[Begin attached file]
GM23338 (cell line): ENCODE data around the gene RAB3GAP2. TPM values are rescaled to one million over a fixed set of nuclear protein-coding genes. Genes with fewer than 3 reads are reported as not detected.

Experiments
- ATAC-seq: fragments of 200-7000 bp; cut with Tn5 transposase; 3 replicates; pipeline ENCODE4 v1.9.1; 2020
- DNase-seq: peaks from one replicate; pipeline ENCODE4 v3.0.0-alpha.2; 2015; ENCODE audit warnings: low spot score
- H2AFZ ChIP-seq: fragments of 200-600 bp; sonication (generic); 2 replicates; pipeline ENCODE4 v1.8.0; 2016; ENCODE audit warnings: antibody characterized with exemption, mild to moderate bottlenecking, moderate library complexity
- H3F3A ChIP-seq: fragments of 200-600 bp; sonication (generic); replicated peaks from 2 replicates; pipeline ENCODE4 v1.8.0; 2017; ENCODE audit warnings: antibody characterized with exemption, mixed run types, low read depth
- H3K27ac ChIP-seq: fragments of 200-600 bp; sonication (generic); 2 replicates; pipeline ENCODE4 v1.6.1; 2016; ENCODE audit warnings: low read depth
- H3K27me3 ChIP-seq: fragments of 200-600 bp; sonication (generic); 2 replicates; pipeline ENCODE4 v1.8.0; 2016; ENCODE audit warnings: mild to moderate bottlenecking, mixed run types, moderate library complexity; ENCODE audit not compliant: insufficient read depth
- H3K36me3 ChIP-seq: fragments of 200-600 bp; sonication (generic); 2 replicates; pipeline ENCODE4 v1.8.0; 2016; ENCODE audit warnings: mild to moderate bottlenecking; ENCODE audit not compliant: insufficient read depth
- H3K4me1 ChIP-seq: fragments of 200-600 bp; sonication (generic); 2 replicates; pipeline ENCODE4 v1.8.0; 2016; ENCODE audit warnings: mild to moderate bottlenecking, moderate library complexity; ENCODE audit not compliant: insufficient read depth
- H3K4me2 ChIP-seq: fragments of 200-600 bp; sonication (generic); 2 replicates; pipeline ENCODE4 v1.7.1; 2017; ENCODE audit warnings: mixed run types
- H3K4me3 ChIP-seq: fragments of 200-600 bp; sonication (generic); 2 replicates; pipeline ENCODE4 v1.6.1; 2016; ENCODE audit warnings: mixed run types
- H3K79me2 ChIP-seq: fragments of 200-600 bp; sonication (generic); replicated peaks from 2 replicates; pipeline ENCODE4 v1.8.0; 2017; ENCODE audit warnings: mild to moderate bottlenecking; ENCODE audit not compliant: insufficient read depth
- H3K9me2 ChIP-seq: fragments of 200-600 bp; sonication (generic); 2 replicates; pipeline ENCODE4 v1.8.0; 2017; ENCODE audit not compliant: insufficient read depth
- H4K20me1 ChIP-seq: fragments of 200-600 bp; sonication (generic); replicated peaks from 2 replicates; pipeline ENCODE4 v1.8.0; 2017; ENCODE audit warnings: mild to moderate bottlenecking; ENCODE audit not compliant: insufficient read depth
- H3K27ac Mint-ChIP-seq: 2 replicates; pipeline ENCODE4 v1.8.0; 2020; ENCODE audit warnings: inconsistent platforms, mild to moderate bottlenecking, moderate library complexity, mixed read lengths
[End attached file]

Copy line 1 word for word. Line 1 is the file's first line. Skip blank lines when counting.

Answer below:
GM23338 (cell line): ENCODE data around the gene RAB3GAP2. TPM values are rescaled to one million over a fixed set of nuclear protein-coding genes. Genes with fewer than 3 reads are reported as not detected.